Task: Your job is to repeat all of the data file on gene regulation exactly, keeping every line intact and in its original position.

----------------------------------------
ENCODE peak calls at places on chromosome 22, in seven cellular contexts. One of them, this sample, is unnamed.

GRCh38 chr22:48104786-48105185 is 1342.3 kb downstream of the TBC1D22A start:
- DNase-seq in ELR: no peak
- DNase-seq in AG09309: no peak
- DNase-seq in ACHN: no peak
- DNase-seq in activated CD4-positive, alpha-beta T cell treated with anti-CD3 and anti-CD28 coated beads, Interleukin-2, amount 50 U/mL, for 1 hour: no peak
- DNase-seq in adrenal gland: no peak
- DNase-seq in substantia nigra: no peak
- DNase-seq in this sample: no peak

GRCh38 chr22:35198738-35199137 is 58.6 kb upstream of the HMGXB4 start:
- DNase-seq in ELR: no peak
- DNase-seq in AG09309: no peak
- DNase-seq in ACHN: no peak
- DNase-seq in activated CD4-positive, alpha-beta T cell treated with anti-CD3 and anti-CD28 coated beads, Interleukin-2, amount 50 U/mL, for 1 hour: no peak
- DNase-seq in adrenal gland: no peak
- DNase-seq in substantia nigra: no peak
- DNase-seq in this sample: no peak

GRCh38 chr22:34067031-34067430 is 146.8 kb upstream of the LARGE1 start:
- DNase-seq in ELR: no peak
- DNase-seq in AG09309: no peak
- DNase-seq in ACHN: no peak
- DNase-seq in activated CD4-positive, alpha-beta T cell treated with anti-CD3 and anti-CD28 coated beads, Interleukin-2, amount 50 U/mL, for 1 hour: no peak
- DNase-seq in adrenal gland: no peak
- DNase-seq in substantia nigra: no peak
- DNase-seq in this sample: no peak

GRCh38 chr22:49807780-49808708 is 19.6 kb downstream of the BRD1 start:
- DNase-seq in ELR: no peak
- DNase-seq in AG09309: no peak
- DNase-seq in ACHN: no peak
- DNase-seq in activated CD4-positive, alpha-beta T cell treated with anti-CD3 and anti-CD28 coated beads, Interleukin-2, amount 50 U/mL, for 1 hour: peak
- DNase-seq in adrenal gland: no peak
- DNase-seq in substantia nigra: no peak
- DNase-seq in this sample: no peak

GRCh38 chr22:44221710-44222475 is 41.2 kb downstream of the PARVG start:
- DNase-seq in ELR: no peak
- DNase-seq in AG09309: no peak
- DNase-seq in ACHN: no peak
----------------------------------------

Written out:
ENCODE peak calls at places on chromosome 22, in seven cellular contexts. One of them, this sample, is unnamed.

GRCh38 chr22:48104786-48105185 is 1342.3 kb downstream of the TBC1D22A start:
- DNase-seq in ELR: no peak
- DNase-seq in AG09309: no peak
- DNase-seq in ACHN: no peak
- DNase-seq in activated CD4-positive, alpha-beta T cell treated with anti-CD3 and anti-CD28 coated beads, Interleukin-2, amount 50 U/mL, for 1 hour: no peak
- DNase-seq in adrenal gland: no peak
- DNase-seq in substantia nigra: no peak
- DNase-seq in this sample: no peak

GRCh38 chr22:35198738-35199137 is 58.6 kb upstream of the HMGXB4 start:
- DNase-seq in ELR: no peak
- DNase-seq in AG09309: no peak
- DNase-seq in ACHN: no peak
- DNase-seq in activated CD4-positive, alpha-beta T cell treated with anti-CD3 and anti-CD28 coated beads, Interleukin-2, amount 50 U/mL, for 1 hour: no peak
- DNase-seq in adrenal gland: no peak
- DNase-seq in substantia nigra: no peak
- DNase-seq in this sample: no peak

GRCh38 chr22:34067031-34067430 is 146.8 kb upstream of the LARGE1 start:
- DNase-seq in ELR: no peak
- DNase-seq in AG09309: no peak
- DNase-seq in ACHN: no peak
- DNase-seq in activated CD4-positive, alpha-beta T cell treated with anti-CD3 and anti-CD28 coated beads, Interleukin-2, amount 50 U/mL, for 1 hour: no peak
- DNase-seq in adrenal gland: no peak
- DNase-seq in substantia nigra: no peak
- DNase-seq in this sample: no peak

GRCh38 chr22:49807780-49808708 is 19.6 kb downstream of the BRD1 start:
- DNase-seq in ELR: no peak
- DNase-seq in AG09309: no peak
- DNase-seq in ACHN: no peak
- DNase-seq in activated CD4-positive, alpha-beta T cell treated with anti-CD3 and anti-CD28 coated beads, Interleukin-2, amount 50 U/mL, for 1 hour: peak
- DNase-seq in adrenal gland: no peak
- DNase-seq in substantia nigra: no peak
- DNase-seq in this sample: no peak

GRCh38 chr22:44221710-44222475 is 41.2 kb downstream of the PARVG start:
- DNase-seq in ELR: no peak
- DNase-seq in AG09309: no peak
- DNase-seq in ACHN: no peak